Anonymous said…
Let's assume for the sake of argument that 25% is attainable by wind. OK, so, where does the other 75% come from? Looks like we've left out three quarters of the complete picture.

My guess is that 25% is about the best that we're going to do on the "renewables" side, and in that I include wind, solar, biomass, conservation, "micropower", and the like. You want to minimize carbon emissions on the other 75% still needed? Sounds like you're going to have to go with nukes.
Meredith Angwin said…
Capacity factor for wind depends both on location and the turbine design. When we (Coalition for Energy Solutions) were doing our estimates for wind in Vermont, we battled this out within the group. If we said "less than 25%" we could be accused of using old-time technologies for our capacity factors. If we went up to 35%, we were in the range of very new turbines in off-shore areas.

Popular posts from this blog

Making Clouds for a Living

Donell Banks works at Southern Nuclear’s Plant Vogtle units 3 and 4 as a shift supervisor in Operations, but is in the process of transitioning to his newly appointed role as the daily work controls manager. He has been in the nuclear energy industry for about 11 years.

I love what I do because I have the unique opportunity to help shape the direction and influence the culture for the future of nuclear power in the United States. Every single day presents a new challenge, but I wouldn't have it any other way. As a shift supervisor, I was primarily responsible for managing the development of procedures and programs to support operation of the first new nuclear units in the United States in more than 30 years. As the daily work controls manager, I will be responsible for oversight of the execution and scheduling of daily work to ensure organizational readiness to operate the new units.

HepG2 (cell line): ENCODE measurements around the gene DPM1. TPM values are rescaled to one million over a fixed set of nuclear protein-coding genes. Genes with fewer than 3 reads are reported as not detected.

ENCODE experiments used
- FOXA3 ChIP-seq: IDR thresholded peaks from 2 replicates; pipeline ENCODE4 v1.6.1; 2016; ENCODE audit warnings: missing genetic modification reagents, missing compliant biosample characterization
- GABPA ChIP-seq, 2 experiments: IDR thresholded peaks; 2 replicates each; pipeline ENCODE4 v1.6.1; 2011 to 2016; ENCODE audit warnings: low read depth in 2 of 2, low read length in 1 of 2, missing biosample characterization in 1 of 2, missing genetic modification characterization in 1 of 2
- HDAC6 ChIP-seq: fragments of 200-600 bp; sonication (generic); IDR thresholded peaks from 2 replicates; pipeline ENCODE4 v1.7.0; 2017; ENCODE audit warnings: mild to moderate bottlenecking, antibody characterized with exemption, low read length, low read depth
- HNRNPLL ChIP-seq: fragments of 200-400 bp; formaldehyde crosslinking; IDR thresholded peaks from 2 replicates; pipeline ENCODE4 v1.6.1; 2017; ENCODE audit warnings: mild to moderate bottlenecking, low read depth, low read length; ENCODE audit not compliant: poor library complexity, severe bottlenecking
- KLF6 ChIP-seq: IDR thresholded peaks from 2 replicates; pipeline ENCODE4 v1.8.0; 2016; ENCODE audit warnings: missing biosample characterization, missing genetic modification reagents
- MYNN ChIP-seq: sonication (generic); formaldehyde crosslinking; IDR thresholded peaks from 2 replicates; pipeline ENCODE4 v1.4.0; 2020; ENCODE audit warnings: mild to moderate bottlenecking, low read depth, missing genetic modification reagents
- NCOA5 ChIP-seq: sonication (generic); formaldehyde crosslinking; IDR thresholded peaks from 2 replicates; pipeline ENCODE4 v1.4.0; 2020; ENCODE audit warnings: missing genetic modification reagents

I envision a nuclear energy industry that leverages the technology of today to improve efficiency…

Nuclear: Energy for All Political Seasons

The electoral college will soon confirm a surprise election result, Donald Trump. However, in the electricity world, there are fewer surprises – physics and economics will continue to apply, and Republicans and Democrats are going to find a lot to like about nuclear energy over the next four years.

In a Trump administration, the carbon conversation is going to be less prominent. But the nuclear value proposition is still there. We bring steady jobs to rural areas, including in the Rust Belt, which put Donald Trump in office. Nuclear plants keep the surrounding communities vibrant.

We hold down electricity costs for the whole economy. We provide energy diversity, reducing the risk of disruption. We are a critical part of America’s industrial infrastructure, and the importance of infrastructure is something that President-Elect Trump has stressed.

One of our infrastructure challenges is natural gas pipelines, which have gotten more congested as extremely low gas prices have pulled m…

Nuclear Is a Long-Term Investment for Ohio that Will Pay Big

With 50 different state legislative calendars, more than half of them adjourn by June, and those still in session throughout the year usually take a recess in the summer. So springtime is prime time for state legislative activity. In the next few weeks, legislatures are hosting hearings and calling for votes on bills that have been battered back and forth in the capital halls.

On Tuesday, The Ohio Public Utilities Committee hosted its third round of hearings on the Zero Emissions Nuclear Resources Program, House Bill 178, and NEI’s Maria Korsnick testified before a jam-packed room of legislators.


Washingtonians parachuting into state debates can be a tricky platform, but in this case, Maria’s remarks provided national perspective that put the Ohio conundrum into context. At the heart of this debate is the impact nuclear plants have on local jobs and the local economy, and that nuclear assets should be viewed as “long-term investments” for the state. Of course, clean air and electrons …